#### z-Test for Proportions, Two Samples (Jump to: Lecture | Video )

Let's perform a z-test for proportions, two samples: Researchers want to test the effectiveness of a new anti-anxiety medication. In clinical testing, 64 out of 200 people taking the medication report symptoms of anxiety. Of the people receiving a placebo, 92 out of 200 report symptoms of anxiety. Is the medication working any differently than the placebo? Test this claim using alpha = 0.05.

Steps for z-Test for Proportions, Two Samples

1. Define Null and Alternative Hypotheses

2. State Alpha

3. State Decision Rule

4. Calculate Test Statistic

5. State Results

6. State Conclusion

Let's begin.

1. Define Null and Alternative Hypotheses

 Figure 1. 2. State Alpha

Alpha = 0.05

3. State Decision Rule

Using an alpha of 0.05 with a two-tailed test, we would expect our distribution to look something like this:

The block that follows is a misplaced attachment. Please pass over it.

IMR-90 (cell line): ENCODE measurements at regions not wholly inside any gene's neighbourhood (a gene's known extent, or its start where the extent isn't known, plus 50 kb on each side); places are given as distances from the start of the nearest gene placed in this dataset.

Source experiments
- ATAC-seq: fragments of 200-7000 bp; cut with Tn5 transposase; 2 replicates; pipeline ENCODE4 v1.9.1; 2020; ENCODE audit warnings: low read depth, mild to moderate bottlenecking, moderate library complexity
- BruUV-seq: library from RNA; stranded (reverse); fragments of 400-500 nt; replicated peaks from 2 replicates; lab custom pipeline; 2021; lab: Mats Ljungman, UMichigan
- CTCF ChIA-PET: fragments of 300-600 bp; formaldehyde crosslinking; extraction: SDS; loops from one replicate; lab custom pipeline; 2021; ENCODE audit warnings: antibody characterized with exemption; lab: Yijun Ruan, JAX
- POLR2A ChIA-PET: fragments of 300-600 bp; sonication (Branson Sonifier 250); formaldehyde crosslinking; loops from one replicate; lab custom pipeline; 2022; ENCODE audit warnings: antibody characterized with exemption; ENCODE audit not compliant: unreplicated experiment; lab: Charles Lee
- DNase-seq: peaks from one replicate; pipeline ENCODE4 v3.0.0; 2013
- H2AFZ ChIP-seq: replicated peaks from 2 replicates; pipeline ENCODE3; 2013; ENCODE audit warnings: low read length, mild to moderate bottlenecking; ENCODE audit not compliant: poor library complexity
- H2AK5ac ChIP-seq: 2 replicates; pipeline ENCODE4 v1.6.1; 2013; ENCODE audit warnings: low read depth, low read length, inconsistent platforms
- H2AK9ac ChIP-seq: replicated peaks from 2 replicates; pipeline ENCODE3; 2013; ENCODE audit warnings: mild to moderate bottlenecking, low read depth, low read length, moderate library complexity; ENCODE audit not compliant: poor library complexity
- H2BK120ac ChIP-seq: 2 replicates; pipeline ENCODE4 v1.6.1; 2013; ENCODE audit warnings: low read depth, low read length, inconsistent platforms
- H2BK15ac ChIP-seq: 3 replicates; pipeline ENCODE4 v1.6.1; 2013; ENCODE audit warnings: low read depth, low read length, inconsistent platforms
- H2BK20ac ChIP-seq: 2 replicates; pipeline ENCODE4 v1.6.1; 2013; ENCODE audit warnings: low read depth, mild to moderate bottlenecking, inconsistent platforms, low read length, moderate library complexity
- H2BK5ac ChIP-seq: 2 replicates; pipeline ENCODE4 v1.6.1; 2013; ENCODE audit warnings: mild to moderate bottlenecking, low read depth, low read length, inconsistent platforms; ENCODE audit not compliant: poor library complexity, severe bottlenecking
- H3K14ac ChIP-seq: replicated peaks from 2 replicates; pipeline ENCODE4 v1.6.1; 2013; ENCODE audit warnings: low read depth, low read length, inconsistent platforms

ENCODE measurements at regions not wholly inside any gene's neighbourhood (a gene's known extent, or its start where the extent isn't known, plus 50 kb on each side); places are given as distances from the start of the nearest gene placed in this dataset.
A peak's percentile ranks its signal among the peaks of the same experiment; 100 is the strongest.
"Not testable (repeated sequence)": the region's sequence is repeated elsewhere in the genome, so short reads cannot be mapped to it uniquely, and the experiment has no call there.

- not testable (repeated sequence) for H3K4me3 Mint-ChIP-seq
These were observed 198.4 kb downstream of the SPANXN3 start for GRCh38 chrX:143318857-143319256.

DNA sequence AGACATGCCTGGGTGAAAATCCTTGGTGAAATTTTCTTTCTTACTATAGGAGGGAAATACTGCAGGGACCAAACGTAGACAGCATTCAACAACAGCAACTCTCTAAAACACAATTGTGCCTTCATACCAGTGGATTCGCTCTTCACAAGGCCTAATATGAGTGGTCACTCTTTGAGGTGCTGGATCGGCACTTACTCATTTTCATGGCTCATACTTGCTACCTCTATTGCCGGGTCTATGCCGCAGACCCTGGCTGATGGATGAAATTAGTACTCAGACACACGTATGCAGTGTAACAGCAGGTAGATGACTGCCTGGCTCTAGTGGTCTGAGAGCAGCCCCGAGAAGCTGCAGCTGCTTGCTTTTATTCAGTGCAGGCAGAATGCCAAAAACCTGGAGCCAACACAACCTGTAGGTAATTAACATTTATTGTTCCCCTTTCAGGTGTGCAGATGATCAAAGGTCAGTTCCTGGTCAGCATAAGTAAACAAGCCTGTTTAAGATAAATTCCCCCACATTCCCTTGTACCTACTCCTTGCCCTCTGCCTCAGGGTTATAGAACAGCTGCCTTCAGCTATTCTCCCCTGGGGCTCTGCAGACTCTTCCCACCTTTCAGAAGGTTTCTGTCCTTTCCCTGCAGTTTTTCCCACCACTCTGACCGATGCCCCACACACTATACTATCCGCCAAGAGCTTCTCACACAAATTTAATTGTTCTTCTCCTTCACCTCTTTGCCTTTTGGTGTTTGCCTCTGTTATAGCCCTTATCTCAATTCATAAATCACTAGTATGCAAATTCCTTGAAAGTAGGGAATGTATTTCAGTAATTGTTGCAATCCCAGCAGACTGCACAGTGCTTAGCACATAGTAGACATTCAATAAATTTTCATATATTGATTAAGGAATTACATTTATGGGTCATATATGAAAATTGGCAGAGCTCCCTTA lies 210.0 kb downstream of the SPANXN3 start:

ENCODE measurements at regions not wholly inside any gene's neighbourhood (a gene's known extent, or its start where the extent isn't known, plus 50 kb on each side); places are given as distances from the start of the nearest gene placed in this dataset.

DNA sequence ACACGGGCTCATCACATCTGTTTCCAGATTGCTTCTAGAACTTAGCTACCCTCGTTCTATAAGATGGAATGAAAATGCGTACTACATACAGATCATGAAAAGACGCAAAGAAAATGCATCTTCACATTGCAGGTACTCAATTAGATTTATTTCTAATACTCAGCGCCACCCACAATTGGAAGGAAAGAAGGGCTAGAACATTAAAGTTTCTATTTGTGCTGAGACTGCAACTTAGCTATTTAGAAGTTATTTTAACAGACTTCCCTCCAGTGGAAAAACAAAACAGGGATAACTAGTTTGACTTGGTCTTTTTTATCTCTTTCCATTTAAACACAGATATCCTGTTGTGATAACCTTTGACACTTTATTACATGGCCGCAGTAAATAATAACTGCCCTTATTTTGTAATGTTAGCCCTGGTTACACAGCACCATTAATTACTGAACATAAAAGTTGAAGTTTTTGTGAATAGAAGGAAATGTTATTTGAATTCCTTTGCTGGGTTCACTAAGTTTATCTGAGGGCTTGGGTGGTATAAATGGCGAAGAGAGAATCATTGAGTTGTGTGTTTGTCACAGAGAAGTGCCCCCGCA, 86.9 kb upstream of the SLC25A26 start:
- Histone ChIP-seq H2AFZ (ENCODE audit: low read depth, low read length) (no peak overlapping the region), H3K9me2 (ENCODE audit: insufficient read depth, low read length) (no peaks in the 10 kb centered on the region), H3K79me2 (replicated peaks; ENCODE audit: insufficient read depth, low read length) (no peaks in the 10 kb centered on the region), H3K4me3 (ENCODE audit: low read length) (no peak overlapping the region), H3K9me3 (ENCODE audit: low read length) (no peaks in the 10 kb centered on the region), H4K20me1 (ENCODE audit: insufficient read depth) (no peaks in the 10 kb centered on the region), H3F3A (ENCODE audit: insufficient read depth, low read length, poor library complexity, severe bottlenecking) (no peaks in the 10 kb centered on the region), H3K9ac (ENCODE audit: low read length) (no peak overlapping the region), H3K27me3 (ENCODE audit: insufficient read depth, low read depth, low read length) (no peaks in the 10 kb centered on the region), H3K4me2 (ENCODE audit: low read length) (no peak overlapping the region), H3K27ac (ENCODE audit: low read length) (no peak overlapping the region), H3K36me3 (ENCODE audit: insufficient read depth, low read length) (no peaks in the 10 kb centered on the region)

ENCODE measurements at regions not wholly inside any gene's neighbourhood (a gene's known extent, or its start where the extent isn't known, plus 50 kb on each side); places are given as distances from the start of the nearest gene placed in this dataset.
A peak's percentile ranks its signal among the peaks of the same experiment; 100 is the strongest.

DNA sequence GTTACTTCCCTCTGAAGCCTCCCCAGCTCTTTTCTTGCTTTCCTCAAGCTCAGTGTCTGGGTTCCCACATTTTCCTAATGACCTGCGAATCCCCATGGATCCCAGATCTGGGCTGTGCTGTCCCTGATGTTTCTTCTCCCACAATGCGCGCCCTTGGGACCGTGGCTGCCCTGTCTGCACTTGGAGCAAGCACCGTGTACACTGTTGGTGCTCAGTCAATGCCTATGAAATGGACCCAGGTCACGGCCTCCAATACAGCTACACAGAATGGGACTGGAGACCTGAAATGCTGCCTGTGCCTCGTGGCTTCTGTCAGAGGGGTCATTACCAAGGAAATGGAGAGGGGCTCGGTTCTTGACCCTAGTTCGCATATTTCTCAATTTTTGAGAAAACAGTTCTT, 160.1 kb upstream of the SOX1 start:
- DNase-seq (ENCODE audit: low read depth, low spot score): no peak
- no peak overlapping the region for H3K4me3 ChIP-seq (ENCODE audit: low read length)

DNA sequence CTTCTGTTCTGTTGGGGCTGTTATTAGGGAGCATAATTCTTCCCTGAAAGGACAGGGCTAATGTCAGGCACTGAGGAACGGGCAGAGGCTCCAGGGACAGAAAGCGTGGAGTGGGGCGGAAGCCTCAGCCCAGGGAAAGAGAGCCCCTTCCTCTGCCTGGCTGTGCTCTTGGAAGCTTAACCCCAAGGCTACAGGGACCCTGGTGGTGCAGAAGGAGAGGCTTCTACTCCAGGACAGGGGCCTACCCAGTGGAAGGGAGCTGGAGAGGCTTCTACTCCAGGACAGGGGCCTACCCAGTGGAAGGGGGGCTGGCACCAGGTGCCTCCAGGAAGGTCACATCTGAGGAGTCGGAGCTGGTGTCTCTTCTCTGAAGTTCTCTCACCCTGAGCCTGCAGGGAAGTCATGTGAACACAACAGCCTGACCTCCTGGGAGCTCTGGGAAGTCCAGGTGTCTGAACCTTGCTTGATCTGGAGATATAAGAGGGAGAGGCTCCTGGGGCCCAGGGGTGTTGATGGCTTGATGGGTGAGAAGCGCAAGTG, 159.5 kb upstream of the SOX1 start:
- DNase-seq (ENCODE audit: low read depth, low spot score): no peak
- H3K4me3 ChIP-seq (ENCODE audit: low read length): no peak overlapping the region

Figure 2. Here we have 0.025 in each tail. Looking up 1 - 0.025 in our z-table, we find a critical value of 1.96. Thus, our decision rule for this two-tailed test is:

If Z is less than -1.96, or greater than 1.96, reject the null hypothesis.

4. Calculate Test Statistic

 Figure 3. 5. State Results

z = 2.869

Result: Reject the null hypothesis.

6. State Conclusion

There was a significant difference in effectiveness between the medication group and the placebo group, z = -2.869, p < 0.05.